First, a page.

There is no legal requirement to provide a written contract for any role.

However, while working without a written contract of employment is fine for some roles, for others it would be irresponsible not to have one.

For example, senior management roles tend to come with additional benefits. They may also include terms such as the requirement for them to go on garden leave or implementing non-disclosure agreements. The more detailed a contract is, the more important it is to have in writing.

The issues with doing work without a contract

The key question that employers ask with this issue is: “is it illegal to work without a contract of employment?”

As we’ve stated previously, the answer is no, so long as you have provided a statement of main terms, and a verbal contract exists.

However, there are other issues that can arise from a lack of a written contract. Here are a few of them.


Employees and employers alike can misinterpret or misremember certain elements of their contract. This can lead to some tough conversations further down the line if there is a disagreement on a crucial term.


A verbal contract is harder to fall back on than a written one. If an employee breaches the terms of their contract, it will be much harder to prove this than if you had a written contract.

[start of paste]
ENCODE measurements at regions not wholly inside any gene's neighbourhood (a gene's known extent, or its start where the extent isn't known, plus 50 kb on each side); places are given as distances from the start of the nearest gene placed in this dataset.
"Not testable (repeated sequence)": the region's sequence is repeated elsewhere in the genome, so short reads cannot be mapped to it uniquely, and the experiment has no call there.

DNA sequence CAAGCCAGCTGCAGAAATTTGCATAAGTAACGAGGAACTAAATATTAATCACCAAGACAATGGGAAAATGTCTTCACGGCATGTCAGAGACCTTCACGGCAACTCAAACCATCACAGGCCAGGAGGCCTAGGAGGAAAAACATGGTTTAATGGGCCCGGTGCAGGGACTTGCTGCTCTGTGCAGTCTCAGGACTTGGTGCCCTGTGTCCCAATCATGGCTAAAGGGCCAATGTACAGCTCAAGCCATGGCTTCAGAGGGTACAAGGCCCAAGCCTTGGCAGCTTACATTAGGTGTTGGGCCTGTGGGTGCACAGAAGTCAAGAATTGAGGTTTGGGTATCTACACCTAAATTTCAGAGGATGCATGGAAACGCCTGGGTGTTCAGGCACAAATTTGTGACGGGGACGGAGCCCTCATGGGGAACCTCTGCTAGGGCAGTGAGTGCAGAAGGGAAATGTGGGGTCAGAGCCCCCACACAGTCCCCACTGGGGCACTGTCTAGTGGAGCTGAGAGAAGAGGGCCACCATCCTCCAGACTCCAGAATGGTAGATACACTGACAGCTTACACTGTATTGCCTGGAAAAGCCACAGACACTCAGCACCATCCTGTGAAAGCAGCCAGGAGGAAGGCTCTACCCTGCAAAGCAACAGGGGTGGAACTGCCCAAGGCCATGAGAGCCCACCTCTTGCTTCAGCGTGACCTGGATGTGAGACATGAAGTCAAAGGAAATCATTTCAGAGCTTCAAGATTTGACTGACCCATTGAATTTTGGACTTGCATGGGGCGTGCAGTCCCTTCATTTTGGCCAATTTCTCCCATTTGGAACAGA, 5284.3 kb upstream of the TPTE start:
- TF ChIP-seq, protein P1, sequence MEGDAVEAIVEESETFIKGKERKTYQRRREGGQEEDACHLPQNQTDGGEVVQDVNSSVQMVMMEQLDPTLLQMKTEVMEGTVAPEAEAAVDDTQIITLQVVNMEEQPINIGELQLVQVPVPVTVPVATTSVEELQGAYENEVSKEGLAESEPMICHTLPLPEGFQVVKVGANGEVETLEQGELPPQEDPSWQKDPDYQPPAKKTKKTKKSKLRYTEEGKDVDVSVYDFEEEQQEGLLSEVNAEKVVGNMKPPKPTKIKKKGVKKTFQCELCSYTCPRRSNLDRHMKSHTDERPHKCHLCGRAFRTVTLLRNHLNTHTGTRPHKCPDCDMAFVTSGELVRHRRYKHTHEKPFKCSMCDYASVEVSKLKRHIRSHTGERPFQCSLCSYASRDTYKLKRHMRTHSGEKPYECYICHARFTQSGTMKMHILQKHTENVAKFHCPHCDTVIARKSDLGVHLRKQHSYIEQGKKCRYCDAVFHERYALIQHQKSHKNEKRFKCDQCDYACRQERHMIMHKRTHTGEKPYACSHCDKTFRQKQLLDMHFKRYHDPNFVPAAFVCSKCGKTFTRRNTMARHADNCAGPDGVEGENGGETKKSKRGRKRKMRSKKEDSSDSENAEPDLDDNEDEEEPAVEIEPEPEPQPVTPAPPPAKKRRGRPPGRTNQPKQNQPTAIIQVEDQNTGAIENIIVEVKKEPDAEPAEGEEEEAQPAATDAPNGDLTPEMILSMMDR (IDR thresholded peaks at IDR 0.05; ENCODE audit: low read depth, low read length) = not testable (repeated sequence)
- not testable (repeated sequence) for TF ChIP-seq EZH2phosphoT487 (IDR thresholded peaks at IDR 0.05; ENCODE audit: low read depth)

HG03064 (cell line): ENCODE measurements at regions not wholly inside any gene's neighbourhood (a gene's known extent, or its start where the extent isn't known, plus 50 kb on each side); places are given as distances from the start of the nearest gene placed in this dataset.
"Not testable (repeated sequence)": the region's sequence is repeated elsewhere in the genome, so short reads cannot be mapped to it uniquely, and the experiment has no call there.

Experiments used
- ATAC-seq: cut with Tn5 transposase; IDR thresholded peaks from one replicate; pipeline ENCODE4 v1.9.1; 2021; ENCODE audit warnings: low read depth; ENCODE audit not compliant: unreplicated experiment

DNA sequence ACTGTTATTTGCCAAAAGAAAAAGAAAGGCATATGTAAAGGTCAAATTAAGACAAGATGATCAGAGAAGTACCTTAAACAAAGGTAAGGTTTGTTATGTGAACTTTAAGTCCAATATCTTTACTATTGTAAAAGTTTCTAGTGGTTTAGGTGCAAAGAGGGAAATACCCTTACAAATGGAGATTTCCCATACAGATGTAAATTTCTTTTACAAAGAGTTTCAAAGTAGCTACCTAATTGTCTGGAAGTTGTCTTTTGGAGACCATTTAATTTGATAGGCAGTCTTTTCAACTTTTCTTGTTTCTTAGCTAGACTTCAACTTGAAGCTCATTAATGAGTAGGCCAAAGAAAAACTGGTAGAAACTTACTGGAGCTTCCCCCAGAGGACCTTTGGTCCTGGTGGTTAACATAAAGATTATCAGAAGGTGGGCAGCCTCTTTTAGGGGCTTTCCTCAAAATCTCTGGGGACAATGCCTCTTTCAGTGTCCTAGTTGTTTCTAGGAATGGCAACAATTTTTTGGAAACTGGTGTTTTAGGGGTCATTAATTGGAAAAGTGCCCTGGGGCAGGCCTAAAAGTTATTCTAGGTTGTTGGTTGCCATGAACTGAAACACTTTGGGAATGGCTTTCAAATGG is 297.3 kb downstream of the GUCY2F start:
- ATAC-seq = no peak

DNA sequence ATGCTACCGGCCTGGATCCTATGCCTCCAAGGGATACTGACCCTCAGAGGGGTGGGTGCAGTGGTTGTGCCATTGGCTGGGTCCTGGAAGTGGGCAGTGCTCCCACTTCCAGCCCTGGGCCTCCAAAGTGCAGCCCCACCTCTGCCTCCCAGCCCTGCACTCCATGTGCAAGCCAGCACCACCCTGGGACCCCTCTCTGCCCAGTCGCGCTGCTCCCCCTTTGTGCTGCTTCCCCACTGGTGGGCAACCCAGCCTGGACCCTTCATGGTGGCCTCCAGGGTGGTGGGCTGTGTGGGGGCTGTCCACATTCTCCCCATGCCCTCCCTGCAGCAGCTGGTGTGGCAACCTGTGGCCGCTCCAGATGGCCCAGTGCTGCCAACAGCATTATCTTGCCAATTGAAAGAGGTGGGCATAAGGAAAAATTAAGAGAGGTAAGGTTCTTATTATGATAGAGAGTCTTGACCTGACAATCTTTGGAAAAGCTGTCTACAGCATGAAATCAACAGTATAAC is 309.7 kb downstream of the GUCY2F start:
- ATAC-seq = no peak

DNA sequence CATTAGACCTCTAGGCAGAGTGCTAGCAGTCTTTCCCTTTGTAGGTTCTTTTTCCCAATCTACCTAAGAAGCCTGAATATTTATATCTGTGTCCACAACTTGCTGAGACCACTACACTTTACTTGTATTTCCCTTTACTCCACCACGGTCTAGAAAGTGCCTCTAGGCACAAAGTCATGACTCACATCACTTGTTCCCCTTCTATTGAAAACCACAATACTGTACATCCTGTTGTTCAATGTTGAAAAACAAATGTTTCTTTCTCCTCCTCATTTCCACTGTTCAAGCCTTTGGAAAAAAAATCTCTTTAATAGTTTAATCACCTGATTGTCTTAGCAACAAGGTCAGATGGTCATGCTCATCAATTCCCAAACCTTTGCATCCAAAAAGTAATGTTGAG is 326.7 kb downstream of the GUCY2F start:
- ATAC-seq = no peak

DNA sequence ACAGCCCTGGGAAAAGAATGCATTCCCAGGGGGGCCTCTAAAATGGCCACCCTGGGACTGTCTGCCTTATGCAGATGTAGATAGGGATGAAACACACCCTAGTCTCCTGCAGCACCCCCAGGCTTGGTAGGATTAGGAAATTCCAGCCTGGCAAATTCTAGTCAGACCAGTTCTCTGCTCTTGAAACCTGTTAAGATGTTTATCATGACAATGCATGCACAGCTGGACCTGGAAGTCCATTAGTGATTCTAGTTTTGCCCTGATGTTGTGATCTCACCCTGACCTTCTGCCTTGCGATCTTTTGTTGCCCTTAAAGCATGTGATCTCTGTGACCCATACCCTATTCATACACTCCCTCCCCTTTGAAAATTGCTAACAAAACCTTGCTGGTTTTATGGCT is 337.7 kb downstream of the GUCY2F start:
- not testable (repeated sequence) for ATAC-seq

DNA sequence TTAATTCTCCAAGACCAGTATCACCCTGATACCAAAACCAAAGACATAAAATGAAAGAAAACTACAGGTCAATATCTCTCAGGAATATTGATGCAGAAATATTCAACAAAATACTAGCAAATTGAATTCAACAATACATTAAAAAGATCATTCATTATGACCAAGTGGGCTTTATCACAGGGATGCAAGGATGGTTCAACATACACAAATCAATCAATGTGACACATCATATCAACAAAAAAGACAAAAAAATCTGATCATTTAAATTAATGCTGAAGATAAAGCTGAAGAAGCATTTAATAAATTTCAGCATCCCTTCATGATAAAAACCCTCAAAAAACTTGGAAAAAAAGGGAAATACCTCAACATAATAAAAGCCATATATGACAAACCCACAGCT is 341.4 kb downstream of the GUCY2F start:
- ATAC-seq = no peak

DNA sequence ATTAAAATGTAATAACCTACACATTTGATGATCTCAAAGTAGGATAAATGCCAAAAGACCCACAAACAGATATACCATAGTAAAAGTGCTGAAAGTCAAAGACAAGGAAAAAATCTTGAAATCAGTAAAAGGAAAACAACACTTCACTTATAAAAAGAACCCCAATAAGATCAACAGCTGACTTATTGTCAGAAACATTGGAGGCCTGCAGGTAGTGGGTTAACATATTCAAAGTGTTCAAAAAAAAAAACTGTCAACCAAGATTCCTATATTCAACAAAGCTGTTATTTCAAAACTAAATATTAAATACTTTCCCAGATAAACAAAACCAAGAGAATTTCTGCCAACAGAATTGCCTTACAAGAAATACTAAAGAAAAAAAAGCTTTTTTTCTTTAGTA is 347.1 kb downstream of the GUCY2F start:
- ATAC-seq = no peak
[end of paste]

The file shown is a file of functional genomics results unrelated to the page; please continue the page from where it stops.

Pay & benefits

An employee must receive statutory benefits, such as minimum paid holiday entitlement when employed.

Any additional benefits they may receive will be difficult to track. This may become a problem if the employee believes they should receive certain work benefits.


We’ve focused heavily on the following question in this article:

  • “Is it illegal to work without a contract in the UK?”

It’s a complex issue. It is illegal, upon accepting a job offer, an employee automatically enters into a contract with you—verbal or otherwise. Failing to provide an SMT on day one of employment is also illegal.

It isn’t illegal to fail to provide a written contract. However, we would always recommend doing so, as this provides you with extra security and clarity.

After reading more on this issue, you may want to review, update, or even write entirely new contracts. Here’s how we can help…

Expert support on contracts and documentation with Croner

Writing an employment contract doesn’t have to be complicated. There are certain terms you should always include, and others that are applicable only to your business and the role.

Our expert documentation team knows exactly what makes a contract compliant, and can pinpoint areas where they aren’t. Alongside documentation, we have a free HR advice line.

You can book a consultation with one of the team today by calling 01455 858 132.

About the Author

Matthew Reymes-Cole

Matt joined Croner in 2007 as an employment law consultant and has advised clients of all sizes on all aspects of employment law. He has worked within management positions since 2017 and currently oversees a team within the litigation department, whilst continuing to support a number of clients directly.

Get expert views & insights delivered directly to your inbox